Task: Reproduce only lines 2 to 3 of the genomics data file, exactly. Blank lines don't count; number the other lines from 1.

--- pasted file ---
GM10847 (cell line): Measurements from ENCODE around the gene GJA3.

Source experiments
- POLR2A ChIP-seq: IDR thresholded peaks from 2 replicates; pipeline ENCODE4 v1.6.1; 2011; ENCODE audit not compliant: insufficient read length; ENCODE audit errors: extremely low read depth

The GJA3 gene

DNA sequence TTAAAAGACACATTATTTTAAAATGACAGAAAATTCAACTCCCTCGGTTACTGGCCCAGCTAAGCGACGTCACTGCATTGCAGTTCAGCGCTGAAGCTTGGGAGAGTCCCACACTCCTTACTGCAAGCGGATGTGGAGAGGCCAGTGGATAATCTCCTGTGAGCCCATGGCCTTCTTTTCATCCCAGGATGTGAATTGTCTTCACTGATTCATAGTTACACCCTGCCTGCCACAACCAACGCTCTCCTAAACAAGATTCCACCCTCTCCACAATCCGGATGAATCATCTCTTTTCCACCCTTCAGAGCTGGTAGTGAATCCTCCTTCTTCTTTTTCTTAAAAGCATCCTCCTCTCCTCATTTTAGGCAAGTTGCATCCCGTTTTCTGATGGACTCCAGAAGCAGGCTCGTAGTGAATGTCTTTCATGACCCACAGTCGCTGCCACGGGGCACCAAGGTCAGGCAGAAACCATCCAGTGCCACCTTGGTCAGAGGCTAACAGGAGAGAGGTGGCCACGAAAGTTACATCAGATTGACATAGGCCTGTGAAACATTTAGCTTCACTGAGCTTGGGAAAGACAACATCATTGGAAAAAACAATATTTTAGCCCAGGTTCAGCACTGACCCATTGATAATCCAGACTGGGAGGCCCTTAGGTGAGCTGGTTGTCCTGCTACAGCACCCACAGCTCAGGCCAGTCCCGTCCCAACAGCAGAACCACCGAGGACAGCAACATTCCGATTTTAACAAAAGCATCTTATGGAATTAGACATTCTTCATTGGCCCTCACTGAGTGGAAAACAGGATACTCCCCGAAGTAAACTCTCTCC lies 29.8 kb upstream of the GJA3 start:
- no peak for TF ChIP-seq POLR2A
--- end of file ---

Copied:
Source experiments
- POLR2A ChIP-seq: IDR thresholded peaks from 2 replicates; pipeline ENCODE4 v1.6.1; 2011; ENCODE audit not compliant: insufficient read length; ENCODE audit errors: extremely low read depth